Appeal of CAMEL Rating (Fourth Quarter 1996)
A formal appeal was received from a bank that disagreed with the composite CAMEL rating of "3" assigned during their most recent safety and soundness examination. The bank's chairman provided a summary of the bank's view of the more significant misstatements and omissions of fact included in the Report of Examination (ROE):
In the appeal letter the chairman also stated that while the bank does not agree with the conclusions drawn by the OCC or the degree of severity afforded many of their concerns, the board and management have already taken the following action to resolve the major concerns as follows:
The chairman also noted that at the time of appeal the bank's Tier 1 leverage ratio was already approximately 7 percent.
During the third quarter of 1995, the bank acquired a portfolio of loans made to foreign corporations and individuals secured by third party certificates of deposit (offshore shell corporations). On September 30, 1995, the bank reported a Tier 1 leverage ratio of 4.05 percent due to the funding of the $40MM in deposit-backed international loans during the third quarter. A month later the bank requested authority to operate with less than the minimum Tier I leverage ratio required under 12 CFR 3.6. The bank's request for an exemption was not granted. As of December 31, 1995, the bank's Tier 1 leverage ratio was 4.24 percent.
The bank's ROE describes the Office of the Comptroller of the Currency's (OCC's) primary concern as the drop in the bank's Tier 1 capital as a percent of adjusted total assets (leverage ratio) to an unacceptable level. The drop in the leverage ratio was a result of the bank significantly increasing their holdings of loans to foreign corporations and individuals secured by third party certificates of deposit. Because of the drop in capital ratios, the banks supervisory office also became very concerned about the levels of interest rate risk, the banks earnings, and the supervision by management and the board of directors.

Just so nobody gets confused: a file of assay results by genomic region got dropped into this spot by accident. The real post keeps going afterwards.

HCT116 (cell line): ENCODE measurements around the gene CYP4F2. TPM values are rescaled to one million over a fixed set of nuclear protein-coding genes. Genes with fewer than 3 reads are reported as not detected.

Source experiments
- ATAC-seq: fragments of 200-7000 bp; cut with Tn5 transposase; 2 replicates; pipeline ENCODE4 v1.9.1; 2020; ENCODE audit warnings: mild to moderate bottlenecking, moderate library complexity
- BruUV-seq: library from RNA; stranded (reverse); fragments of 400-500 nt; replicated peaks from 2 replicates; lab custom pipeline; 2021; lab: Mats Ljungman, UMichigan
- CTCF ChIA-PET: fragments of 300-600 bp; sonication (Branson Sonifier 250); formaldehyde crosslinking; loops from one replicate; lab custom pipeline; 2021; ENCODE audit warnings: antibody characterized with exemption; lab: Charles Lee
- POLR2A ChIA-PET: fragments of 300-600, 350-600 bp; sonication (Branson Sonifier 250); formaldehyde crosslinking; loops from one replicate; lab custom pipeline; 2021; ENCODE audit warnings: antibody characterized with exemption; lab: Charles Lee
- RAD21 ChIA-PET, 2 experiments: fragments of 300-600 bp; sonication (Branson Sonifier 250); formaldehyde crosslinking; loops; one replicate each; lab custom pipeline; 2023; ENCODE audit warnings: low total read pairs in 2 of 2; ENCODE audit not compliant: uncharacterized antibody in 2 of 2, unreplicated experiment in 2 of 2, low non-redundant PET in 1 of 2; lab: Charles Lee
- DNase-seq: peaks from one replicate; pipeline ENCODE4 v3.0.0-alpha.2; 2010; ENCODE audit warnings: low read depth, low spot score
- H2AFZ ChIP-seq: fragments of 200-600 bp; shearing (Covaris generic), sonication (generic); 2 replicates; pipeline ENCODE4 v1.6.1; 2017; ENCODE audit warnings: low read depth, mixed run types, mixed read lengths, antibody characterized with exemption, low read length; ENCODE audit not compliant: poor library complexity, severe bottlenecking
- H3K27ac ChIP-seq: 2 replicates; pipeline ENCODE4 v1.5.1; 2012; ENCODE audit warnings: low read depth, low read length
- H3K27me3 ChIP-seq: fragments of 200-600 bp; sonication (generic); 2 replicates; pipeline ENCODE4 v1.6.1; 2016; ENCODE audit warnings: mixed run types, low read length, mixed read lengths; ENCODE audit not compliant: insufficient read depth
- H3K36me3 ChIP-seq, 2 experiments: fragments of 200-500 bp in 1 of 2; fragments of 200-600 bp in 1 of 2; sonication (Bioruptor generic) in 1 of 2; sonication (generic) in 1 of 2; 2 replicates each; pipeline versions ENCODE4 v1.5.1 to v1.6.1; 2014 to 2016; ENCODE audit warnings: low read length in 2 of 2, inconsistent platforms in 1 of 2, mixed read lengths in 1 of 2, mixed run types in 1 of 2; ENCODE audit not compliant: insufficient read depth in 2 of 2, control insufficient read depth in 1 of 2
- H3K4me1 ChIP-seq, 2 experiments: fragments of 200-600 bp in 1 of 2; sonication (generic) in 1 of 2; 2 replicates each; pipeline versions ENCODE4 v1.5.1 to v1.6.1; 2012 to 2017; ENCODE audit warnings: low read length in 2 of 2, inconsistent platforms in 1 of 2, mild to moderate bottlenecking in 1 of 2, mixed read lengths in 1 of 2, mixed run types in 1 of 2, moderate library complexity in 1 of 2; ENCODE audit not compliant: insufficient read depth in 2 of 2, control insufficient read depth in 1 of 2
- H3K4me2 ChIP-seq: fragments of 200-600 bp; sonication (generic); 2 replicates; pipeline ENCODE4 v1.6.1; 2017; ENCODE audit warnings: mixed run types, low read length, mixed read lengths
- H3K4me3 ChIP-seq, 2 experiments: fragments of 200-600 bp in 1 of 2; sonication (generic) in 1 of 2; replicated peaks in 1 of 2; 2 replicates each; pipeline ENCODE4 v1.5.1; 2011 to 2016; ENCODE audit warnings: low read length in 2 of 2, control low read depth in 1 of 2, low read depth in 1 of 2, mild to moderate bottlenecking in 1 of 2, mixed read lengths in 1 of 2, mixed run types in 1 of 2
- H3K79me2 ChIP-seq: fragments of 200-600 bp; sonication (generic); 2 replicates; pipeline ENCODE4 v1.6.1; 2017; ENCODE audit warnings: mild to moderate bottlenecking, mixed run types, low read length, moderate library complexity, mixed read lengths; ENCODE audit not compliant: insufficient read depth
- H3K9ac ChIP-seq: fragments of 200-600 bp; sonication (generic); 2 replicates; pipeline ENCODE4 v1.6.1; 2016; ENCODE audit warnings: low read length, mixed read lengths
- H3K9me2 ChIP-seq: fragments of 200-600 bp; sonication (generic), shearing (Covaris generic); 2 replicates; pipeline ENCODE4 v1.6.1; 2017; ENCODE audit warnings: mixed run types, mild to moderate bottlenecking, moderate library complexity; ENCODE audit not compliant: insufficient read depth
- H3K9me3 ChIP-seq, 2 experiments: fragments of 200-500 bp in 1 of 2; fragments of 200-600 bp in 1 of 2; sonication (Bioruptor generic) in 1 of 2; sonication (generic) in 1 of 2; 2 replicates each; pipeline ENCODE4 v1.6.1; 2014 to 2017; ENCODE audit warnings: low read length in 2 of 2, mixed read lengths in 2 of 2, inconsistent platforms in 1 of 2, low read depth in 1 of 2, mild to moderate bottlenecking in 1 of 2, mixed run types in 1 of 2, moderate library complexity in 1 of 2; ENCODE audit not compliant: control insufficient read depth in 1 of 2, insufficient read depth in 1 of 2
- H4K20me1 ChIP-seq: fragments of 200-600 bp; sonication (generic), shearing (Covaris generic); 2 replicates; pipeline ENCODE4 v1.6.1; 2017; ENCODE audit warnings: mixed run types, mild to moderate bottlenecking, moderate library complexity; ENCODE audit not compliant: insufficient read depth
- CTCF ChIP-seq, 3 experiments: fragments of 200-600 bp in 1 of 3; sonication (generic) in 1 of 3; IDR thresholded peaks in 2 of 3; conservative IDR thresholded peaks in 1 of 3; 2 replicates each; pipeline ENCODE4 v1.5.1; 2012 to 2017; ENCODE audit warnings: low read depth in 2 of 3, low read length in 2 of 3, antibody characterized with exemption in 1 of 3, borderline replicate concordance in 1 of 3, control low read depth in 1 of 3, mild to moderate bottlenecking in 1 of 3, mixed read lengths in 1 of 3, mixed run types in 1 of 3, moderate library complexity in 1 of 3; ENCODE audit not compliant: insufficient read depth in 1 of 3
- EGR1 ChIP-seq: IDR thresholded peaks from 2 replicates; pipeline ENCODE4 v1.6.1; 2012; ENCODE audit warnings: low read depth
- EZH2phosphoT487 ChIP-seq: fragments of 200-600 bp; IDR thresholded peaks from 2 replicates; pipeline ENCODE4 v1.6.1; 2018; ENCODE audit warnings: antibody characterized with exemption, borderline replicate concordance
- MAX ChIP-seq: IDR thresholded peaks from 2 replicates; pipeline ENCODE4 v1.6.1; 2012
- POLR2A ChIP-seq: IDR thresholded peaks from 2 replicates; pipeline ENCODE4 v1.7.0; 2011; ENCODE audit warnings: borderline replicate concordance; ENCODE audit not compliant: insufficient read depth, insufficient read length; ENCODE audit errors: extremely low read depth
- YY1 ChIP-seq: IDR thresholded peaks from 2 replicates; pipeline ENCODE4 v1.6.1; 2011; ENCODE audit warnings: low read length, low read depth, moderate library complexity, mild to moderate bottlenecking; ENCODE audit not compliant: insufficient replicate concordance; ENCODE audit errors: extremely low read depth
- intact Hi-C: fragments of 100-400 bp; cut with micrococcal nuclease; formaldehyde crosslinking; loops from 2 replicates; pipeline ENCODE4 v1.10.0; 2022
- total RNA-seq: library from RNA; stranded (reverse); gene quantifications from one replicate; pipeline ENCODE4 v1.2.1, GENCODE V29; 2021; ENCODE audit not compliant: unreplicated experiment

Subsequent to the examination the board of directors passed the following resolution:
BE IT RESOLVED, that steps will be taken to reduce the number and amount of international loans so that a capital-to-assets ratio of no less than 6 percent is attained within ninety days and, that future international business would not cause the bank to fall below 6 percent.
BE IT RESOLVED, that the banks mutual fund holdings will be disposed of within the next 30 days.
BE IT RESOLVED, that at this time, mutual funds will not be considered an appropriate investment for the bank.
Through runoff of a portion of the banks deposit backed loans, the banks Tier 1 capital ratio was approximately 7 percent at the time of the appeal and the bank had disposed of all of its mutual fund investments.
The significant growth in the deposit backed loans during 1995 materially changed the banks risk profile. The ombudsman concluded that at the time of the examination the "3" rating assigned in the bank's most recent ROE was appropriate. However, the subsequent actions taken by the board to resolve the OCC's major concerns changed the risk profile of the bank to the point of justifying a new examination: The ombudsman requested the supervisory office to schedule an examination to reassess the bank's current condition.
Material Subsequent Event: The bank was recently re-examined by the supervisory office and the bank's composite CAMEL rating was upgraded to a composite CAMEL "2."